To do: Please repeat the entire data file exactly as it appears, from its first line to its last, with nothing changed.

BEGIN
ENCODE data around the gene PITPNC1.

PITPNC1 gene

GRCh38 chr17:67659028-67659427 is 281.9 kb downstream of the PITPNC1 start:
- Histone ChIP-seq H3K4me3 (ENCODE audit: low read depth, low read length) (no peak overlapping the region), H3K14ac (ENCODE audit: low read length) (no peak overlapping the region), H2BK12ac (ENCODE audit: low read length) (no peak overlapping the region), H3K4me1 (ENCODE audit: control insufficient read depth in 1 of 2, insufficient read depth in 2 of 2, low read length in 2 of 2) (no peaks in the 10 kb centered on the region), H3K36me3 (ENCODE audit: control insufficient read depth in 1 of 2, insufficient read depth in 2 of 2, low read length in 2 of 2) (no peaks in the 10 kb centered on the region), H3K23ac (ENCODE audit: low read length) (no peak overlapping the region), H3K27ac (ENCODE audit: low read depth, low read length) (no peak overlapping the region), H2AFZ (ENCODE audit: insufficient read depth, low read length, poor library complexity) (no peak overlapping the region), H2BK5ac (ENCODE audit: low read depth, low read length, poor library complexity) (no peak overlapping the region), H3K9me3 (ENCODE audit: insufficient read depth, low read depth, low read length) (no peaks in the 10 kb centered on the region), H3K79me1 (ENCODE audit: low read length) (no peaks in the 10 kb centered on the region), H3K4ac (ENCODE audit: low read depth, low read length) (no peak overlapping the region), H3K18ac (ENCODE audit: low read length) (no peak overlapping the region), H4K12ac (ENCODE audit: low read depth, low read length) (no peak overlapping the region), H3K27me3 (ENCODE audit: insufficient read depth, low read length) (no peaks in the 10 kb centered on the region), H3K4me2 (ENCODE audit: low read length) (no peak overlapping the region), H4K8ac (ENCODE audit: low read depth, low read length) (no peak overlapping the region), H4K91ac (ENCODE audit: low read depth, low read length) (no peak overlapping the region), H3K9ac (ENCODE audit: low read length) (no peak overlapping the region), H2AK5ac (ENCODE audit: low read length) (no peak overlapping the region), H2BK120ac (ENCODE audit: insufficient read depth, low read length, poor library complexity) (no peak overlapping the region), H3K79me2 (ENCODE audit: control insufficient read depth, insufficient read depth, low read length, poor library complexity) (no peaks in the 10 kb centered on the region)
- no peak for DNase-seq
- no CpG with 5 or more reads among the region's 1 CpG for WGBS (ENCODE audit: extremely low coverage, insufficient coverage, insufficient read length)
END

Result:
ENCODE data around the gene PITPNC1.

PITPNC1 gene

GRCh38 chr17:67659028-67659427 is 281.9 kb downstream of the PITPNC1 start:
- Histone ChIP-seq H3K4me3 (ENCODE audit: low read depth, low read length) (no peak overlapping the region), H3K14ac (ENCODE audit: low read length) (no peak overlapping the region), H2BK12ac (ENCODE audit: low read length) (no peak overlapping the region), H3K4me1 (ENCODE audit: control insufficient read depth in 1 of 2, insufficient read depth in 2 of 2, low read length in 2 of 2) (no peaks in the 10 kb centered on the region), H3K36me3 (ENCODE audit: control insufficient read depth in 1 of 2, insufficient read depth in 2 of 2, low read length in 2 of 2) (no peaks in the 10 kb centered on the region), H3K23ac (ENCODE audit: low read length) (no peak overlapping the region), H3K27ac (ENCODE audit: low read depth, low read length) (no peak overlapping the region), H2AFZ (ENCODE audit: insufficient read depth, low read length, poor library complexity) (no peak overlapping the region), H2BK5ac (ENCODE audit: low read depth, low read length, poor library complexity) (no peak overlapping the region), H3K9me3 (ENCODE audit: insufficient read depth, low read depth, low read length) (no peaks in the 10 kb centered on the region), H3K79me1 (ENCODE audit: low read length) (no peaks in the 10 kb centered on the region), H3K4ac (ENCODE audit: low read depth, low read length) (no peak overlapping the region), H3K18ac (ENCODE audit: low read length) (no peak overlapping the region), H4K12ac (ENCODE audit: low read depth, low read length) (no peak overlapping the region), H3K27me3 (ENCODE audit: insufficient read depth, low read length) (no peaks in the 10 kb centered on the region), H3K4me2 (ENCODE audit: low read length) (no peak overlapping the region), H4K8ac (ENCODE audit: low read depth, low read length) (no peak overlapping the region), H4K91ac (ENCODE audit: low read depth, low read length) (no peak overlapping the region), H3K9ac (ENCODE audit: low read length) (no peak overlapping the region), H2AK5ac (ENCODE audit: low read length) (no peak overlapping the region), H2BK120ac (ENCODE audit: insufficient read depth, low read length, poor library complexity) (no peak overlapping the region), H3K79me2 (ENCODE audit: control insufficient read depth, insufficient read depth, low read length, poor library complexity) (no peaks in the 10 kb centered on the region)
- no peak for DNase-seq
- no CpG with 5 or more reads among the region's 1 CpG for WGBS (ENCODE audit: extremely low coverage, insufficient coverage, insufficient read length)